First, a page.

Why the key to getting faster is to step back first

When you go to a workshop, I bet you have been told that if you want to be fast you need to make sure you don’t step back first.  I read this on an American Baseball website recently:

”Standing up on the first step before accelerating is a common mistake that players make when breaking from a base and moving to a batter ball. Another mistake is taking a false or drop step.”

What everyone probably didn’t expect to hear at this latest APA workshop was that this advice and other comments like it are quite frankly totally wrong.

This blog is a summary of the recent APA Speed, Agility & Quickness Training for Sports Workshop, May 24th 2014 covering a lot of different hot topics and dispelling some myths along the way.  Buckle up!!

So what did we cover?

We started in the classroom and covered some training principles first



The APA  3 S System (copyright)

Speed- 3S

Then we went through some videos to better understand what good movement looks like.


Before we get to the videos just a few points.  The key to getting faster is:


1. The amount of force that an athlete puts into the ground (relative to body weight)  

2. The direction of that force  

The amount of force that an athlete puts into the ground is improved through strength and power training.  In biomechanics they call this ‘kinetics.’  These are trainable qualities.   The direction of that force is where the “skill of speed” comes into play. This can be improved through proper positioning and practice and these are coachable qualities .  This is known as ‘kinematics,’ and it is here that the workshop was targeted.  What does proper positioning look like, and how can we coach that?


Straight ahead Speed




We looked at proper start position and acceleration mechanics for a 20m sprint.  We discussed the differences between a 3 point start and a block start.    

Key points:


The stance and start sets the athlete’s force angles for the entire 20m and thus, improving these things will have the greatest improvement on overall 20m time. The key emphasis is to get the athlete to focus on driving (not stepping) out and pushing the ground back with as much force as possible.



We then looked at an example of how this acceleration position might be applied in the sport of Tennis, since the majority of attendees were Tennis coaches.



Top Speed:


We looked at proper foot position for the Top speed phase of a 40m sprint.  

Key points:


According to Carl Lewis’s coach (in a pod cast Interview with Canadian Athletics Coaching Centre) the heel DOES come down at foot strike when running at top speed.  But I know Dan Pfaff has said that it doesn’t.  My opinion is that the foot makes initial contact with the ball of the feet.  What we certainly don’t want to see is athletes making initial contact with the heel!!!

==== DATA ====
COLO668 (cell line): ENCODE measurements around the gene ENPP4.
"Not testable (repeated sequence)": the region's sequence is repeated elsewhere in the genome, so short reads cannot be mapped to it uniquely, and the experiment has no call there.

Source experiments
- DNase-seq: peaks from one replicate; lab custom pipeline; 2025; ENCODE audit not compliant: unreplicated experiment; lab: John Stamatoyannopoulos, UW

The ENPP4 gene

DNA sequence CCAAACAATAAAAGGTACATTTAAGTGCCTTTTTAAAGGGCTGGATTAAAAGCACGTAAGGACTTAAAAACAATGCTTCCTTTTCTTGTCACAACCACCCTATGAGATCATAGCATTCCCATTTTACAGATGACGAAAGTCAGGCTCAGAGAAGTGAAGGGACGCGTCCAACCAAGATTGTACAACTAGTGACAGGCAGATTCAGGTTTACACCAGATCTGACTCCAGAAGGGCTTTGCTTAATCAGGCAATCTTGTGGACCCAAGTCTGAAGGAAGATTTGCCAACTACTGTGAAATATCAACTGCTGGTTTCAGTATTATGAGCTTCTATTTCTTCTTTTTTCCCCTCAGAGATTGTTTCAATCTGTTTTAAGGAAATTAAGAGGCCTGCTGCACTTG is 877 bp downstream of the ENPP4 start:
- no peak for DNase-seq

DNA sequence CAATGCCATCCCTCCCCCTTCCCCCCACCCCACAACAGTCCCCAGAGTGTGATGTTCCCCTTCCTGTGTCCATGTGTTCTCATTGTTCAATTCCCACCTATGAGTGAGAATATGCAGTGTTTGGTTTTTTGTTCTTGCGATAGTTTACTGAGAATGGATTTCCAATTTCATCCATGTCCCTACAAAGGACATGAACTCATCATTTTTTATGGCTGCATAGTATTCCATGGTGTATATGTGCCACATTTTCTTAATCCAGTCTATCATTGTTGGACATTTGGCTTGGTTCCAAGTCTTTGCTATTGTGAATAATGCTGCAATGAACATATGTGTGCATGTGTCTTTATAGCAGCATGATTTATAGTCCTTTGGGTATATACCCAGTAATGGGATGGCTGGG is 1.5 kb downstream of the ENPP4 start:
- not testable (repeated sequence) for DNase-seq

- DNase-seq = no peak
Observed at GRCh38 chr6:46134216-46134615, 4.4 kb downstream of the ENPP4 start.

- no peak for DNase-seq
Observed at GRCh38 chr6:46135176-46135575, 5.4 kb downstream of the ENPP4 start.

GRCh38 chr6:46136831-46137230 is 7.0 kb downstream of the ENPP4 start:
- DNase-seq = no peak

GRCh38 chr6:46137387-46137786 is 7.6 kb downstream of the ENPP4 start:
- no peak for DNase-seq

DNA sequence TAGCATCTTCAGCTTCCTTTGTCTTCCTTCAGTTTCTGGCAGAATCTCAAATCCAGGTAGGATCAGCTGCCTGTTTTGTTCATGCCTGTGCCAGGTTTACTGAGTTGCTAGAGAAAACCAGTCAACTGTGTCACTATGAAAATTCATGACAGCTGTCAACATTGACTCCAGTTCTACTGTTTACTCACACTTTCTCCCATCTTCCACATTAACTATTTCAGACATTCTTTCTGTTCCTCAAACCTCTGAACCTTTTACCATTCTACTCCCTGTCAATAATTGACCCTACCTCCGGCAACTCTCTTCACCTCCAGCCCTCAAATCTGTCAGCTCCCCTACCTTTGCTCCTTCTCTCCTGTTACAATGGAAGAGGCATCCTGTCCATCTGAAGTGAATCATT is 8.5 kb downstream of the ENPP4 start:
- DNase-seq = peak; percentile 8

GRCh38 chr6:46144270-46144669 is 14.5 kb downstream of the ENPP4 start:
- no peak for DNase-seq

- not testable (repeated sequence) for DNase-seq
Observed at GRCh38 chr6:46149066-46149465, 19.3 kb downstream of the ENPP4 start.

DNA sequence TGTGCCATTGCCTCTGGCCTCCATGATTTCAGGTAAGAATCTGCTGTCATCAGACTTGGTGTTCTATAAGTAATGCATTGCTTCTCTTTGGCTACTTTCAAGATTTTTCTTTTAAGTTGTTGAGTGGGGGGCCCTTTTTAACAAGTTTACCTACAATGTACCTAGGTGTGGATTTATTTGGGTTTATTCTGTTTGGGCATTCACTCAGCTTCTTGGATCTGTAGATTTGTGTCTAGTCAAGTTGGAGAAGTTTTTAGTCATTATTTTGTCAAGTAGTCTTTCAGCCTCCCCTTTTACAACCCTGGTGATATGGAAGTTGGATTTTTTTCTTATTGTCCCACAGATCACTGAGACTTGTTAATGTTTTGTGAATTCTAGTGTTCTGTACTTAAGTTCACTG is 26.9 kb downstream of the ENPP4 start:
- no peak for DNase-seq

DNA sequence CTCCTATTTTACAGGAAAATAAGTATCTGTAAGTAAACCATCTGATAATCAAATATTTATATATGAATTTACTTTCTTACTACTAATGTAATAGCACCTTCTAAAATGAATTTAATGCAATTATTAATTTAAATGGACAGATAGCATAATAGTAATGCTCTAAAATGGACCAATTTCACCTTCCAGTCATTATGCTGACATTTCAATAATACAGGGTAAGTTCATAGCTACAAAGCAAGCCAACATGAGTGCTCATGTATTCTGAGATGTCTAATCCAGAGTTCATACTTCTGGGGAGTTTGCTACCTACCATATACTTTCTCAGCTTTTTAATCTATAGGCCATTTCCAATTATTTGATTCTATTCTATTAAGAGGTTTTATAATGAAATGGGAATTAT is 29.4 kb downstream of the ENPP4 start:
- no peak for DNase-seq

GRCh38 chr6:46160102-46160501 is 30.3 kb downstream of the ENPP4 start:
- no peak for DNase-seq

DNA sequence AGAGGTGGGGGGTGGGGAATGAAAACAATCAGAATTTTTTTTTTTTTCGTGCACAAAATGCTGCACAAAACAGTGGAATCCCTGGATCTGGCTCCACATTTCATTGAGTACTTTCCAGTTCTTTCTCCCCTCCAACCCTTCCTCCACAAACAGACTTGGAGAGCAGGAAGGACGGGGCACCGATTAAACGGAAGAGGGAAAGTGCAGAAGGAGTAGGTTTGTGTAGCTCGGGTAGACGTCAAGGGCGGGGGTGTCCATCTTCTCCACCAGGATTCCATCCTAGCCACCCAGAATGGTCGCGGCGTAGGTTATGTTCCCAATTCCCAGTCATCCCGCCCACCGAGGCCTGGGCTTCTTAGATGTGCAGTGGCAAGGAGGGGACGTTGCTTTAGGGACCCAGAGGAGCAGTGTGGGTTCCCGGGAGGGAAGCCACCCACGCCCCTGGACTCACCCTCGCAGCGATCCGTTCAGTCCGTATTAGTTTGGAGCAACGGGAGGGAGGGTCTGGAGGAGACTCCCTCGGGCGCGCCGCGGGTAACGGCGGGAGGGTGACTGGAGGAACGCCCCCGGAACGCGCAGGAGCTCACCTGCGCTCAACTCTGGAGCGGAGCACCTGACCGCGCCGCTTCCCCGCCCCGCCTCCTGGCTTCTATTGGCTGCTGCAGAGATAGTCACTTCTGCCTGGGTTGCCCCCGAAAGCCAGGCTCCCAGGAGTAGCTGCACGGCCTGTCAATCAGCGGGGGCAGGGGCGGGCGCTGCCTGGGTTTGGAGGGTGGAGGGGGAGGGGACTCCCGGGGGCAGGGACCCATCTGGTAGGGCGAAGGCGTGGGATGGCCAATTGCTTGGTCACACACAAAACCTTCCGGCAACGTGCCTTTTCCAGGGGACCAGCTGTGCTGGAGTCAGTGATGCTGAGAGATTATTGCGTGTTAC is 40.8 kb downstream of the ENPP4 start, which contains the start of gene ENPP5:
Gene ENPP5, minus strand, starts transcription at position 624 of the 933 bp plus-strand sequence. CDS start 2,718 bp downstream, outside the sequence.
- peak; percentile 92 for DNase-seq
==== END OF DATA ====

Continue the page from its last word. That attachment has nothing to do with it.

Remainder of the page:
What do you think?  Leave me your comments below.



First Step Speed


We looked at a 5m start which focuses on the first two explosive steps.  Unlike Straight ahead speed used during the 100m sprint, we will typically express first step speed in multiple directions and in response to a random signal to move quickly.


Key points:


I need to give credit to Lee Taft and the IYCA for introducing me to what they call the ‘Plyo Step.’  In Tennis we call it a ‘Dig Step.’  Other coaches call this a ‘False Step.’  Like me, Lee Taft was never satisfied with the irrational explanation that it is a mistake to do this.

He says: ‘I think you will find the logic and the scientific basis of biomechanics and physics will offer enough backing to see the purpose for allowing the Plyo Step to be the way the athlete moves during a reactive setting and from a non-track stance.’

Innovation and creativity is to be congratulated.  I always say, ”be an innovator not an impersonator.” Coaches have looked at the plyo step (which is a natural stretch reflex) with this desire to improve sports performance  and said, well, this is surely a wasted step, and it must take longer to move forward.  But I think they are wrong!


Plyo step


Lee Taft explains:

”The fact that coaches call it a step back just isn’t true. If it were a step back, then the hips would have to travel back as well. This clearly doesn’t happen. Look at the picture of the Plyo Step and notice the position of the hips just prior to the Plyo Step and when the Plyo Step occurs.   It can be clearly seen that the center of mass only moves forward. The fallacy the movement brings the athlete backward first just isn’t true. Next, the old timers use to say, “It takes longer to get moving forward”. Wrong again. The reason I named this movement a Plyo Step is because of the stretch shortening action that occurs when the foot aggressively contacts the ground. There is a quick response (action reaction) that occurs from the ground which helps to move the athlete forward much quicker.”



It must be stated that the best position to be able to respond in all directions is the basic athletic stance, with a slight adjustment.  The key words here are’ slight adjustment.’  We use the plyo step to reorganise our body position so it is set up to produce force in the correct direction.


Who says, the first step is always going to go forward any way?


Detractors of the plyo step would say you need to step out of the athletic stance by pivoting forward from the ankle. That theory only works if you know the intended direction is going to be forward and you can already lean over the front foot to get into the optimal position to explode forward.  Yes, this is correct when talking about a rugby forward or a lineman in American football whose sole job is to move forward and make a tackle.  It is also fair to say that this is fairly common in Tennis too when the player knows where the ball is going.  But for other sports it has to come from a more neutral athletic stance!